A study of decay type variability in variously treated Fagus sylvatica and Pinus radiata field test stakes exposed at a vineyard for 30 - 45 months
1998 - IRG/WP 98-10271
Pinus radiata test stakes were treated with 10 kg/m3 of CCA plus 4 lower retentions in a geometric series of 1.5. Fagus sylvatica was treated with 15 kg/m3 and 2 lower retentions. Both timber species were also treated with equivalent retentions of various new generation preservatives (P. radiata was also treated with creosote). Whilst these stakes were exposed at 11 sites in New Zealand (NZ) and 2...
R N Wakeling, A P Singh


Effect of mobile fungicides on fungal pre-infection in radiata pine billets.
1999 - IRG/WP 99-30191
In New Zealand, fungal infection of logs begins directly after felling and whilst severe degrade can be prevented if antisapstain-treated within 24 hours, such short turn-around times of logs are not always practicable. However, conventional antisapstain formulations in use only provide an envelope of protection on the log surface but are unable to control pre-infections below the surface. The obj...
D R Eden, T Singh, B Kreber


Natural Durability of Tropical Species – Variations and Prospects
2005 - IRG/WP 05-10568
The tropical timber resources of the world play an unequivocal role in economic development of both the tropical timber producing and importing regions. This paper describes natural durability as an important and preferred wood quality of tropical species of the world with emphasis on Malaysian hardwoods, the link between various aspects of tropical hardwood durability, hardwood utilization and bi...
A H H Wong, Yoon Soo Kim, A P Singh, Wang Choon Ling


Soft rot decay of Belian (Eusideroxylon zwageri) wood
1995 - IRG/WP 95-10119
The heartwood of Belian (Eusideroxylon zwageri), an East Malaysian timber species, is naturally durable due to its certain unique anatomical features and high content of extractives. The timber can tolerate years of exposure to hazardous conditions in ground contact and other situations without any significant loss in its strength. A few Belian transmission poles sampled from one locality in Saraw...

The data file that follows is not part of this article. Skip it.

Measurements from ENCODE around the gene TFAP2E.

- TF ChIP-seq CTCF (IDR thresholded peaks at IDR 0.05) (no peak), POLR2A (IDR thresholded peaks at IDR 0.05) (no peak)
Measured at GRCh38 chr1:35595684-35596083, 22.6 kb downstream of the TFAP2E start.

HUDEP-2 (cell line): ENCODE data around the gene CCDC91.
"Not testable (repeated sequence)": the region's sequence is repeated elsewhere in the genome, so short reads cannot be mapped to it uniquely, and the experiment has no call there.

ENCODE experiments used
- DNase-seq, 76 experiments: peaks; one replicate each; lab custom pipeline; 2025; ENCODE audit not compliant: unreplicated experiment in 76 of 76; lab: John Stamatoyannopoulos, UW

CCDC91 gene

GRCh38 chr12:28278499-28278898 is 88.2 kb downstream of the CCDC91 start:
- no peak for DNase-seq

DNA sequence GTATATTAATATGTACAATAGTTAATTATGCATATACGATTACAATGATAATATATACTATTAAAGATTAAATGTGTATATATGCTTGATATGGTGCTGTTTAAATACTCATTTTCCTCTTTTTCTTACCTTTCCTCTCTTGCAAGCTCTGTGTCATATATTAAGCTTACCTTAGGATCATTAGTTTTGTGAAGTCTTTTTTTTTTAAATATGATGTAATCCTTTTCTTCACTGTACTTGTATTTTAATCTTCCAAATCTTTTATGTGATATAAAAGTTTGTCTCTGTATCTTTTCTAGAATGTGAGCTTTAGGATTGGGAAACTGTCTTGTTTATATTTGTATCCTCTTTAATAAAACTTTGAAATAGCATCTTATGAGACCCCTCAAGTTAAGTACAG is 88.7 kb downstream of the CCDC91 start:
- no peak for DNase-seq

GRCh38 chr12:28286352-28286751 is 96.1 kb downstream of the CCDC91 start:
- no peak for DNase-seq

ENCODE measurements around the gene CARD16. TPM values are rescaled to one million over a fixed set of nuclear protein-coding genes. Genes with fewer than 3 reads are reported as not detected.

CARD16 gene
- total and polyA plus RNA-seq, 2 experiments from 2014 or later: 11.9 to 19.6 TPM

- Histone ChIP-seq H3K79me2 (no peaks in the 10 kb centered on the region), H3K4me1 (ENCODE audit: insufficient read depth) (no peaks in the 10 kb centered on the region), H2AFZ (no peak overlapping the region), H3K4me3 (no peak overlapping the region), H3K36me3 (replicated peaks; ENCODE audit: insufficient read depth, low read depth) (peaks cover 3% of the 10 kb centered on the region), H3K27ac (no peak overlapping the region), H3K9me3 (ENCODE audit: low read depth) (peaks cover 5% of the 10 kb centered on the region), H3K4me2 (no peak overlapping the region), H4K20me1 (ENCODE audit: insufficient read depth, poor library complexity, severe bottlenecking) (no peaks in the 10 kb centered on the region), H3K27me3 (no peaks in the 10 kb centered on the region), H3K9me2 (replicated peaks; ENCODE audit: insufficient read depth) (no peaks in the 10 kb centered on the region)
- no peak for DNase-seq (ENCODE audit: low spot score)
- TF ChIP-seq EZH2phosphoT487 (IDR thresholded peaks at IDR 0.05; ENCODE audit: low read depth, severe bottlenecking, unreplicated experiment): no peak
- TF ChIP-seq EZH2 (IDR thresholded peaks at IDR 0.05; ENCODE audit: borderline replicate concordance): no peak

A H H Wong, A P Singh


A light and electron microscopic study of decayed CCA-treated radiata pine (Pinus radiata) wood from a cooling tower
1994 - IRG/WP 94-10056
An inspection of an industrial cooling tower in New Zealand showed surface decay of 12 year old Pinus radiata wood panels treated with CCA preservative to a retention of around 15 kg/m³ of salt. Wood decay micromorphology typical of that caused by soft rot fungi, white rot fungi, 'stripy' and 'v-shaped' erosion bacteria and cavitation bacteria were all commonly...
A P Singh, R N Wakeling, D R Page


Microbial decay of an archaeological wood
1994 - IRG/WP 94-10053
A light and transmission electron microscopic investigation of an archaeological wood was undertaken to determine the cause of its deterioration. The wood came from a bulwark constructed in early 1100 in the lake Tingstäde Träsk on the island Gotland in Sweden. The samples of the wood, which was identified as Pinus sylvestris, were taken from a depth of 0.85 m below the bottom level. The wood wa...
A P Singh, T Nilsson, G F Daniel


Microscopic characteristics of microbial attacks of CCA-treated radiata pine wood
1993 - IRG/WP 93-10011
Light and electron microscopic observations were made of CCA-treated radiata timbers, which had been placed in service in a vineyard soil as supporting poles and as part of a house pile, to determine the cause of their deterioration. The house pile had failed in service after between 9 and 13 years and was of particular interest because decay was more severe in deeper regions than at the surface a...
A P Singh, R N Wakeling


Biodegradation of wood in wet environments: A review
1997 - IRG/WP 97-10217
Wood in wet environments is attacked and degraded by soft rot fungi and erosion and tunnelling bacteria, which are more tolerant to high moisture and reduced oxygen conditions than basidiomycetes, such as white and brown rot fungi. Since basidiomycetes are normally more aggressive and can degrade wood faster than soft rot fungi and bacteria wood in wet environments can survive longer. In fact, arc...
A P Singh, Yoon Soo Kim